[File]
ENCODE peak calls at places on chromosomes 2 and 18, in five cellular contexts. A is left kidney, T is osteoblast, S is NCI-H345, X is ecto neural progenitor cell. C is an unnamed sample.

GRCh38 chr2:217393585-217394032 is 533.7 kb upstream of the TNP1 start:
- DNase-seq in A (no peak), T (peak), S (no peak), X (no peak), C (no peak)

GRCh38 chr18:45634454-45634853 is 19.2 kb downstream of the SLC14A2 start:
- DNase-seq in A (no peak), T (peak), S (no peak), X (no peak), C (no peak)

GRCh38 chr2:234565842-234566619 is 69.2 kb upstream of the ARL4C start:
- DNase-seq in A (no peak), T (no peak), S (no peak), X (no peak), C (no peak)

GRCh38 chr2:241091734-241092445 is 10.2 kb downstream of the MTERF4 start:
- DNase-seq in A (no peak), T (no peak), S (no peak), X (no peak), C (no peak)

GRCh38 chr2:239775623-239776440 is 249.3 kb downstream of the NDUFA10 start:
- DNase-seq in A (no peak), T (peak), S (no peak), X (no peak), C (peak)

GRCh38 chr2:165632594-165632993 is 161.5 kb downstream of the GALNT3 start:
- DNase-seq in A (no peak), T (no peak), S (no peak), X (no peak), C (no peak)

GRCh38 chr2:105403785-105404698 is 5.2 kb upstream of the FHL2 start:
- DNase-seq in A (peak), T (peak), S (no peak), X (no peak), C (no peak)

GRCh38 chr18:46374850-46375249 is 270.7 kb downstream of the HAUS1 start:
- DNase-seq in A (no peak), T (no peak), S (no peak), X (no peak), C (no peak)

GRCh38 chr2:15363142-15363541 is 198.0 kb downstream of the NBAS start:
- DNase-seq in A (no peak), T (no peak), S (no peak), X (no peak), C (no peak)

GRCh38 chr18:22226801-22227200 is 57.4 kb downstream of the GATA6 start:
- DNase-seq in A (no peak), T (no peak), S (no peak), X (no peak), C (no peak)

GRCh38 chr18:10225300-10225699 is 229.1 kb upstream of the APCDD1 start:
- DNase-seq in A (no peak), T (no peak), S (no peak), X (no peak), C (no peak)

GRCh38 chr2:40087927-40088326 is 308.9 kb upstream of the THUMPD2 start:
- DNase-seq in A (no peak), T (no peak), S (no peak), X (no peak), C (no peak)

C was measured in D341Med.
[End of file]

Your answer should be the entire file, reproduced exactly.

ENCODE peak calls at places on chromosomes 2 and 18, in five cellular contexts. A is left kidney, T is osteoblast, S is NCI-H345, X is ecto neural progenitor cell. C is an unnamed sample.

GRCh38 chr2:217393585-217394032 is 533.7 kb upstream of the TNP1 start:
- DNase-seq in A (no peak), T (peak), S (no peak), X (no peak), C (no peak)

GRCh38 chr18:45634454-45634853 is 19.2 kb downstream of the SLC14A2 start:
- DNase-seq in A (no peak), T (peak), S (no peak), X (no peak), C (no peak)

GRCh38 chr2:234565842-234566619 is 69.2 kb upstream of the ARL4C start:
- DNase-seq in A (no peak), T (no peak), S (no peak), X (no peak), C (no peak)

GRCh38 chr2:241091734-241092445 is 10.2 kb downstream of the MTERF4 start:
- DNase-seq in A (no peak), T (no peak), S (no peak), X (no peak), C (no peak)

GRCh38 chr2:239775623-239776440 is 249.3 kb downstream of the NDUFA10 start:
- DNase-seq in A (no peak), T (peak), S (no peak), X (no peak), C (peak)

GRCh38 chr2:165632594-165632993 is 161.5 kb downstream of the GALNT3 start:
- DNase-seq in A (no peak), T (no peak), S (no peak), X (no peak), C (no peak)

GRCh38 chr2:105403785-105404698 is 5.2 kb upstream of the FHL2 start:
- DNase-seq in A (peak), T (peak), S (no peak), X (no peak), C (no peak)

GRCh38 chr18:46374850-46375249 is 270.7 kb downstream of the HAUS1 start:
- DNase-seq in A (no peak), T (no peak), S (no peak), X (no peak), C (no peak)

GRCh38 chr2:15363142-15363541 is 198.0 kb downstream of the NBAS start:
- DNase-seq in A (no peak), T (no peak), S (no peak), X (no peak), C (no peak)

GRCh38 chr18:22226801-22227200 is 57.4 kb downstream of the GATA6 start:
- DNase-seq in A (no peak), T (no peak), S (no peak), X (no peak), C (no peak)

GRCh38 chr18:10225300-10225699 is 229.1 kb upstream of the APCDD1 start:
- DNase-seq in A (no peak), T (no peak), S (no peak), X (no peak), C (no peak)

GRCh38 chr2:40087927-40088326 is 308.9 kb upstream of the THUMPD2 start:
- DNase-seq in A (no peak), T (no peak), S (no peak), X (no peak), C (no peak)

C was measured in D341Med.